The thickness of these various layers, namely, the core wrap, the aluminum layer, and the outer jacket will depend upon the specific use intended but will generally be sufficient to impart the degree of strength, flexibility, and protection desired.

In accordance with the present invention, each of layers 15 and 17 comprises an adhesive having from about 50 to about 90 weight percent amorphous (atactic) polypropylene, and from about 50 to about 10 weight percent mineral lubricating oil. Other conventional additives such as antioxidants, tackifiers, rodent repellents, pigments, and the like can be present in amounts ranging up to about 10 weight percent based on the adhesive. In a presently preferred embodiment the adhesive comprises from about 60 to about weight percent amorphous polypropylene and about 0.05 to about 2 weight percent of at least one antioxidant with the remainder being the mineral lubricating oil.

In general, the amorphous polypropylene will have a molecular weight in the range of about 700 to about 100,000, as determined by light scattering, and preferably in the range of about 1,000 to about 70,000. The amorphous polypropylene will have a density in the range of about 0.83 to about 0.90 g/cc, as determined by ASTM Test D l505-60T. The amorphous polypropylene will generally have less than 10, and preferably less than 5, weight percent crystallinity as determined by X-ray diffraction patterns. The amorphous polypropylene can be a homopolymer of propylene or a copolymer of propylene with less than 10 weight percent of at least one other mono-l-olefin, for example, a copolymer of propylene and butene, a copolymer of propylene and ethylene, a copolymer of propylene and hexene, and the like. The presently preferred amorphous polypropylene is a homopolymer and is a material which is well known in the polymer art. It is widely available as a by-product in well known processes for the polymerization of propylene to solid atactic polypropylene, a material already described above as being suitable for conductor insulation, or core wrap, or outer jacket material. Thus, a propylene polymerization process, catalyzed by a catalyst system prepared from a titanium trihalide and an organoaluminum halide, produces a polymer mixture containing solid isotactic polypropylene and l to 20 weight percent atactic polypropylene. The atactic portion is extracted with a suitable hydrocarbon solvent and isolated. It will generally be desirable to remove as much of the catalyst residue from the atactic polypropylene as is economically removable to avoid adverse effects upon the electrical properties of the adhesive materials. This can be carried out by any suitable process such as acid washing. Similarly, any additives for the adhesive material should be selected to avoid any significant adverse effects upon the electrical properties of the adhesive material.

The mineral lubricating oil will generally have a viscosity in the range of about 40 to about 150 SUS at 210 F. The lubricating oil can be one obtained by conventional refining or by solvent refining. The polypropylene and the mineral lubricating oil can be blended in any manner known in the art. This is most easily accomplished by simple mixing, preferably at slightly elevated temperatures at which the amorphous polypropylene becomes miscible with the mineral oil.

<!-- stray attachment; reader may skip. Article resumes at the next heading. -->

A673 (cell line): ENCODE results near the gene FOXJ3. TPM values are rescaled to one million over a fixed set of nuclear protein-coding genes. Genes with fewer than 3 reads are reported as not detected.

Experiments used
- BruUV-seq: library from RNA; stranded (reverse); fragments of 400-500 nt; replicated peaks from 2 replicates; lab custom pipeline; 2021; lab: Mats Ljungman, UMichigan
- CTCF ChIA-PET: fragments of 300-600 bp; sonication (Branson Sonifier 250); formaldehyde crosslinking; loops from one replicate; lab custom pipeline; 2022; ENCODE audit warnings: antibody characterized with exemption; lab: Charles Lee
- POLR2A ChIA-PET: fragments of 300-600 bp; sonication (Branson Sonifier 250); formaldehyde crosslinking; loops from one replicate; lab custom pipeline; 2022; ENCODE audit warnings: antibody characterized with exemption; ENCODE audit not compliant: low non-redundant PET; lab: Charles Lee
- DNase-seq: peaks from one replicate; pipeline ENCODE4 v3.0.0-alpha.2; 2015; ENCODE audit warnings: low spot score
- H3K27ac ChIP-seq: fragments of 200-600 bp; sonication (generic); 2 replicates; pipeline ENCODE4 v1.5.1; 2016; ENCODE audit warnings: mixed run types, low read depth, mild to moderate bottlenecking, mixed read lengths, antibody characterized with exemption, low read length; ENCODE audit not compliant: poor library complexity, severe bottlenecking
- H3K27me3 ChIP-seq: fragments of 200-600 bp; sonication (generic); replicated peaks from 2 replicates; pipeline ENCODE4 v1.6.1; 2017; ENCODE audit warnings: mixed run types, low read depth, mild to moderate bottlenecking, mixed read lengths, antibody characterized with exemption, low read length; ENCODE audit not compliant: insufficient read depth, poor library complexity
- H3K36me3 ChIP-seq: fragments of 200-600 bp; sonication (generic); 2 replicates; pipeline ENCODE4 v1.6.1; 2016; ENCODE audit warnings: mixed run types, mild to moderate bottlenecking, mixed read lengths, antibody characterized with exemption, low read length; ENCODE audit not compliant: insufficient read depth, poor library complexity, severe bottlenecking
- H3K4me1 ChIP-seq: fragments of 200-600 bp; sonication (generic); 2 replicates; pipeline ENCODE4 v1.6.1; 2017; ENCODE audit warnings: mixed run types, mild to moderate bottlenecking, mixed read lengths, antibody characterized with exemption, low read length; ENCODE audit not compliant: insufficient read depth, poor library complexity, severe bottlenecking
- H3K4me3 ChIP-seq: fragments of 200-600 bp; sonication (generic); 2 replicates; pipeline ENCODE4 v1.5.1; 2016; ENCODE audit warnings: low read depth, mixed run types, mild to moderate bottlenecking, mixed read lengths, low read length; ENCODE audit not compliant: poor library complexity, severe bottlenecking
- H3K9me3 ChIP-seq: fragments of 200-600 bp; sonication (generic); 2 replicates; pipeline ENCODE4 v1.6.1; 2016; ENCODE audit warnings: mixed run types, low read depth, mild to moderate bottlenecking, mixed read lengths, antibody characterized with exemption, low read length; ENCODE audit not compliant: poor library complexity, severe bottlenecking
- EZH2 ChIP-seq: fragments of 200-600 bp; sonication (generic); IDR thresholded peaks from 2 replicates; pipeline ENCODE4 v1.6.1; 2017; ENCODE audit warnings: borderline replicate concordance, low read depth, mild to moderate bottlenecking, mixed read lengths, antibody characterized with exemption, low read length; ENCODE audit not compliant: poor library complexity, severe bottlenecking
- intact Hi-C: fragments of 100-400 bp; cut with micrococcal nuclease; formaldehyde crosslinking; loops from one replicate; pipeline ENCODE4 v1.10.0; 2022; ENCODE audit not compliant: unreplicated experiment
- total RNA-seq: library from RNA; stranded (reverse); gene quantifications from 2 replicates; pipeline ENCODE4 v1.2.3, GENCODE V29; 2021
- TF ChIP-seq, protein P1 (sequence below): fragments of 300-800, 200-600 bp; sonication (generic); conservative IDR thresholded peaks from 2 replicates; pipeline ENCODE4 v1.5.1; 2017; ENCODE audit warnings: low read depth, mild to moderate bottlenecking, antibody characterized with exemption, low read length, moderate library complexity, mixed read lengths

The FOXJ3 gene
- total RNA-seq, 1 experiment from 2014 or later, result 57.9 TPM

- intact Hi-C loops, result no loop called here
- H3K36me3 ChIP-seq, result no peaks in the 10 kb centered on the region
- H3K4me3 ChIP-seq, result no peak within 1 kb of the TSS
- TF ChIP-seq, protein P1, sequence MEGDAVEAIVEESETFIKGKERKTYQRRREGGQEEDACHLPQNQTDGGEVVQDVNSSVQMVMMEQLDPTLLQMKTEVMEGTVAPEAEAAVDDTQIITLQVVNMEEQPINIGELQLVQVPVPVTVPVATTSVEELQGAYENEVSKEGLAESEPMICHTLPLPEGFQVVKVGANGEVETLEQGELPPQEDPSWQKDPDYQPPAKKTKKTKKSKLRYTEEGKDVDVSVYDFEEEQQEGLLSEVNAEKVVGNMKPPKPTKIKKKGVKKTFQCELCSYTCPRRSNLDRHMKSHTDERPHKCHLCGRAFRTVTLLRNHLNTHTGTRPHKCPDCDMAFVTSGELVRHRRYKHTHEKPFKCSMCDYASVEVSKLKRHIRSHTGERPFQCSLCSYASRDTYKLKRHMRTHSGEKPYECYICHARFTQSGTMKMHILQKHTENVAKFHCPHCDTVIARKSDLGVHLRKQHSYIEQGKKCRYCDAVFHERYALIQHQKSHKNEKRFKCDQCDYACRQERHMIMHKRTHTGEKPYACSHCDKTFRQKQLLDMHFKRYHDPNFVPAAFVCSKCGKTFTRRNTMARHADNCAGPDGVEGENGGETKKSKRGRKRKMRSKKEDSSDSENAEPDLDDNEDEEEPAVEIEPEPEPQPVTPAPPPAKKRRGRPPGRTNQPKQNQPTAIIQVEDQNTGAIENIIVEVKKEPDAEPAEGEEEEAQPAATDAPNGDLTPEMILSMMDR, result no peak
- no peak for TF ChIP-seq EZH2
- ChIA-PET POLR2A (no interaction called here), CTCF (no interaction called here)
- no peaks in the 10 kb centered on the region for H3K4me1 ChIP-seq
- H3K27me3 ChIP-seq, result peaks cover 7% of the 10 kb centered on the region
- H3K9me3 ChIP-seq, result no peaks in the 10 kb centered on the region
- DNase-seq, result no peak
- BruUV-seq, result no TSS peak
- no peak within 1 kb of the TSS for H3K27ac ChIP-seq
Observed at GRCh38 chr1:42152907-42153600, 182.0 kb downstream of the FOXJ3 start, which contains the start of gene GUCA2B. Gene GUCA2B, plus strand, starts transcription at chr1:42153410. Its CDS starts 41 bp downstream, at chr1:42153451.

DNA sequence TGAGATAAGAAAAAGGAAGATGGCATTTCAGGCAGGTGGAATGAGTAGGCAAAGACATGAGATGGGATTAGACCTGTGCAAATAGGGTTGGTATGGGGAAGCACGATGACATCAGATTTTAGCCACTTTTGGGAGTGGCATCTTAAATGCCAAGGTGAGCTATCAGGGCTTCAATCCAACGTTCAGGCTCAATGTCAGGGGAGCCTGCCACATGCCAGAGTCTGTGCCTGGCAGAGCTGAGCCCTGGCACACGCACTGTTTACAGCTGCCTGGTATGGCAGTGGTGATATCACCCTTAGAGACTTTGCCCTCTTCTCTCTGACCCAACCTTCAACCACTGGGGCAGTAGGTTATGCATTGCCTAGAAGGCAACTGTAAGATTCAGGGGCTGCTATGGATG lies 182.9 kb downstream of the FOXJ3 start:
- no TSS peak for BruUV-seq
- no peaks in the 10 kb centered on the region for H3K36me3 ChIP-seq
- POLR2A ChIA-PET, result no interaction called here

It will generally be desirable to incorporate a polyolefin decomposition inhibitor, and more particularly at least one antioxidant, into the adhesive material. Suitable inhibitors include 2,2-methylenebis(4- ethyl-6-tert-butyl-phenol), butylated hydroxytoluene, dilaurylthiodipropionate, 4,4'-thiobis(o-tert-butyl-mcresol), and the like, and admixtures thereof.

The sheathed cables of the present invention can be assembled by any suitable method in the electrical cable art. As an example, a telephone cable generally contains a number of paired wire conductors, each of which is sealed in an insulating coating such as solid polypropylene. These coated conductor wires are suitably twisted, gathered into a core, and encased in a core wrap such as polyethylene tape. Prior to the wrapping, it is advantageous to pass the core through a bath of viscous waterproofing filler such that the wrapped core has no free or void space between the insulated conductors.

The wrapped core is then covered by a thin layer of aluminum, generally aluminum tape. As part of the aluminum wrapping operation, the adhesive of the invention can be applied to the wrapped core in an amount sufficient to provide a thin yet at least substantially continuous film between the polyethylene wrap and the aluminum wrap.

The final outer jacket of the cable, generally a layer of extruded polyethylene, is then applied together with sufficient adhesive to provide a thin but at least substantially continuous film between the aluminum and the outer jacket.

in a specific illustration of the effectiveness of the present invention, a bonding composition was prepared by mixing, at an elevated temperature, a quantity of amorphous polypropylene and a lubricating oil stock having a viscosity, at 210 F, of about 53-54. The composition contained 75 weight percent amorphous polypropylene. Also included in the composition was 0.2 weight percent of a commercial antioxidant identified as 4,4-thiobis( 6tert-butyl-m-cresol). A small portion of this bonding material was placed between a sheet of aluminum foil and sheet of high density polyethylene film. After contact, the two sheets became adequately bonded yet could be separated by peeling without any damage to either of the sheets. The bonded sheets of aluminum and polyethylene were also successfully tested by flexing at 30 F. Flexing at this low temperature did not destroy the bond between the aluminum and the polyethylene.